• I’d say if you have a very high tolerance towards playing older computer games, maybe give it a try; it’s a free game these days and it’s easy enough to run in DOSBox. Otherwise, yeah, from a modern perspective, it has a very user-unfriendly interface and a guide is practically required to know what to do or how to progress. That said, I have played at least two games where I had my eyes glued to a guide the entire time that I still ended up liking: La-Mulana and Live A Live. The former is an amazing indie game (I like it a lot more than Cave Story). The latter truly is an underrated gem of a classic and, even though it’s really obtuse, every JRPG fan should play it at least once. Its status as an underrated game is a little more understandable than most instances because it’s a Super Famicom game that was never localized.

      I wouldn’t say I dislike random encounters per se. I don’t mind them in, say, the Pokémon series where they’re an important game mechanic. It’s when they’re too frequent that I end up getting frustrated at the game (the original Mother has a particularly bad case of this). Still, I usually end up liking RPGs with no random encounters more than ones that do feature them. I like it when you can actually see the enemies before engaging them. I also like it when they feature that mechanic where if you engage an enemy when their backs are turned, you get the first strike; Lufia II, Persona 4, and Earthbound are examples of this. In my opinion, Bravely Default has an excellent compromise; encounters are random, but you can turn them off if things aren’t going so well or if you just want to face the dungeon boss at full health.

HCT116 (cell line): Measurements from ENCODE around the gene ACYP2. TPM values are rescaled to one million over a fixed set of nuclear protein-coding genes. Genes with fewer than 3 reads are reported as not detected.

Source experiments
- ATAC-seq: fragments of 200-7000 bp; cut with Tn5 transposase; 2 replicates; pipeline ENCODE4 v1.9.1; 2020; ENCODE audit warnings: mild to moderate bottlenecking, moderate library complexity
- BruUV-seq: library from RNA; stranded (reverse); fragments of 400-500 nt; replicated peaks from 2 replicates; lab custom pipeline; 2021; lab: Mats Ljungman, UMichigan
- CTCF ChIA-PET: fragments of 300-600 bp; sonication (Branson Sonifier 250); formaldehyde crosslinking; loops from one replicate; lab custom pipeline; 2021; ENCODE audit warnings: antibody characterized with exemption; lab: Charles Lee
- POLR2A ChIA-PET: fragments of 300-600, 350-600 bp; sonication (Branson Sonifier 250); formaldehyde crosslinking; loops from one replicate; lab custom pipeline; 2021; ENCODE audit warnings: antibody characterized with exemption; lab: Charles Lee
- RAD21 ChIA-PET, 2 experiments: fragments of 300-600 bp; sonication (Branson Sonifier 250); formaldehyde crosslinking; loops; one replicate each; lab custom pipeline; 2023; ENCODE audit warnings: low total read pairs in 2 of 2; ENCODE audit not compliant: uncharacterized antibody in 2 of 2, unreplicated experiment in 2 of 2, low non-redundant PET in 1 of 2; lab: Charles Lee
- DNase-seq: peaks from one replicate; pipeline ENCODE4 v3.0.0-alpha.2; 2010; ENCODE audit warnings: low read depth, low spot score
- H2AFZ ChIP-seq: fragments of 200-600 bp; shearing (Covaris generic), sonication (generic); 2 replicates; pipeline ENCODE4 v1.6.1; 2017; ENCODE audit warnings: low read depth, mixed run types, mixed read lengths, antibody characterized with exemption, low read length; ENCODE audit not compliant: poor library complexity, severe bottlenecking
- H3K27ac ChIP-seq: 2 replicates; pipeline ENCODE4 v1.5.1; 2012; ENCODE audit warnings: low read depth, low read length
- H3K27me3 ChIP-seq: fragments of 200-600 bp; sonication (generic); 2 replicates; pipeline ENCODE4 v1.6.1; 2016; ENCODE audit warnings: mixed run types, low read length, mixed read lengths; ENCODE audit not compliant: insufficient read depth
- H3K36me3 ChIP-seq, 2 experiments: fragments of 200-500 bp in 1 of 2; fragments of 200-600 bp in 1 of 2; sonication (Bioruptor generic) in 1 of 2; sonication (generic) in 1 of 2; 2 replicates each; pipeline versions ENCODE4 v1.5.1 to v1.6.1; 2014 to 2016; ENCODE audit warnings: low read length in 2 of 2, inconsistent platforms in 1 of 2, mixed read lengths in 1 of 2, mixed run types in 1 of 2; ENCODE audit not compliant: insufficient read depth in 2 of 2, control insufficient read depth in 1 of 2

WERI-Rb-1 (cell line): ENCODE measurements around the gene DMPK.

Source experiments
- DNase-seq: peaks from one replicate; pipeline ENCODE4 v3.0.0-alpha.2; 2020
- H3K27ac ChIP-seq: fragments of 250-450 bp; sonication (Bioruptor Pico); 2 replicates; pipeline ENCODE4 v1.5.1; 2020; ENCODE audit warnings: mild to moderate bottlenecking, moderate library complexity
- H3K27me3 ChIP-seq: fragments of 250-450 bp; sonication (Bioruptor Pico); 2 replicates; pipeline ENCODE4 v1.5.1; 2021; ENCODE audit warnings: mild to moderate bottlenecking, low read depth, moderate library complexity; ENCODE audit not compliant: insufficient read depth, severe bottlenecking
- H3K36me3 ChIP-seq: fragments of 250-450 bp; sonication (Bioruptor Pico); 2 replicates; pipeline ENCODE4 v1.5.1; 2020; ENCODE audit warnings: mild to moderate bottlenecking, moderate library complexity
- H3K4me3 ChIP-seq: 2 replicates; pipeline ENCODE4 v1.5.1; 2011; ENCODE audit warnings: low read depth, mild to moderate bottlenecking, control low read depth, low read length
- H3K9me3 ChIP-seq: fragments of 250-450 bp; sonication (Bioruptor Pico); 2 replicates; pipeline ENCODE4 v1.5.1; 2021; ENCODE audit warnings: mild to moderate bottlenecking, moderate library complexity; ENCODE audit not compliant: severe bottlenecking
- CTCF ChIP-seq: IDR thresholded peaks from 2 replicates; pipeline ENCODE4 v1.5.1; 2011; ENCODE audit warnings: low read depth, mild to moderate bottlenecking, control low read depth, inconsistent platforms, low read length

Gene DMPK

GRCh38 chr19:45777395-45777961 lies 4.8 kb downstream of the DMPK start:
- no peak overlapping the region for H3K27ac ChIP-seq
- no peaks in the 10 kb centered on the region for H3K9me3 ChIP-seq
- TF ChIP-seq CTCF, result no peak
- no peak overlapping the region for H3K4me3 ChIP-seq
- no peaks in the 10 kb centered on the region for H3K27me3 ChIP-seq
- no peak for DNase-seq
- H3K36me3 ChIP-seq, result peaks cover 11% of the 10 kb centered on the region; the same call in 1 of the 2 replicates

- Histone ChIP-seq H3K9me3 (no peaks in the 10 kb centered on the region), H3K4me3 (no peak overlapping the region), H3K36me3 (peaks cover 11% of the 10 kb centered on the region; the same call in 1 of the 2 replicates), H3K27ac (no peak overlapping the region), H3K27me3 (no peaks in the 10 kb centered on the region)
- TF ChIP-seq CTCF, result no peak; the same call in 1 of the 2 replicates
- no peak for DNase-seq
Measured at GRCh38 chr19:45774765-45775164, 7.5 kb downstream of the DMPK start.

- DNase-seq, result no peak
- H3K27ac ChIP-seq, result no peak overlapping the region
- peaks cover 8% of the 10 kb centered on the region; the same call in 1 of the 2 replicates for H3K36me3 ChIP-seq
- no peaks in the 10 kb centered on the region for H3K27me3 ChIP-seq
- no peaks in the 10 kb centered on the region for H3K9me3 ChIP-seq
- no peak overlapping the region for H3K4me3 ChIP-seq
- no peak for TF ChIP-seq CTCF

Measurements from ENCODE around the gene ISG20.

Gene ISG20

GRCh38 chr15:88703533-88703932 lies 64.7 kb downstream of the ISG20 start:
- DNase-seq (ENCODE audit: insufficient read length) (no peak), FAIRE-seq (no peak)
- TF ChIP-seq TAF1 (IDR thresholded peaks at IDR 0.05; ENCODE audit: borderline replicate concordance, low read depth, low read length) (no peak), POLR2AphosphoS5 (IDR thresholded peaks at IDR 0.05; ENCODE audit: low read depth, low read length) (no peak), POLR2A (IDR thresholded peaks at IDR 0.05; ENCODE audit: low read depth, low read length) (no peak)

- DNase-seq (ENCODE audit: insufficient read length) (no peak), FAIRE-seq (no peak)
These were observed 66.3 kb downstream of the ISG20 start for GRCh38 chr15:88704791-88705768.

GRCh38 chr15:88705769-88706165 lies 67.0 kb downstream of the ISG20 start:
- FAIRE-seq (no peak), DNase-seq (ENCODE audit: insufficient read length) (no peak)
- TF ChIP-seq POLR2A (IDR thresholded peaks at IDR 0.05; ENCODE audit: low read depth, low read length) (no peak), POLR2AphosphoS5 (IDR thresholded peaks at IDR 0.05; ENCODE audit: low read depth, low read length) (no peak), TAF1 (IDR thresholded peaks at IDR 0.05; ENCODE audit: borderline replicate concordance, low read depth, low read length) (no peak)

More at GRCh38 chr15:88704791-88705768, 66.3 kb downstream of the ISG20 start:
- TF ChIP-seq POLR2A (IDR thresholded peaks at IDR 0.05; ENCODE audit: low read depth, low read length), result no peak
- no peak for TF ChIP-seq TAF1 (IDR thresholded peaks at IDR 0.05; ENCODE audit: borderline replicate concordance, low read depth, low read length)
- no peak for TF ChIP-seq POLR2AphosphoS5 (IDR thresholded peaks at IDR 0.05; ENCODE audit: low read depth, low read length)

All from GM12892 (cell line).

Liked by 1 person

      • I think random encounters definitely have a place. It largely depends on what the focus of the game is. It works a lot better in something like Pokemon or Shin Megami Tensei, where most of the fun comes from either fighting the mons or using them to build up your team in various ways. It’s a bit more frustrating in a game like Skies of Arcadia, where the fun largely comes from exploration and progressing through the dungeon, and the random encounters only serve as interruptions to your main goals that you can never truly be free of.

        Liked by 1 person

  3. Pingback: 100th Review Special, Part 4: March of the Mediocrity | Extra Life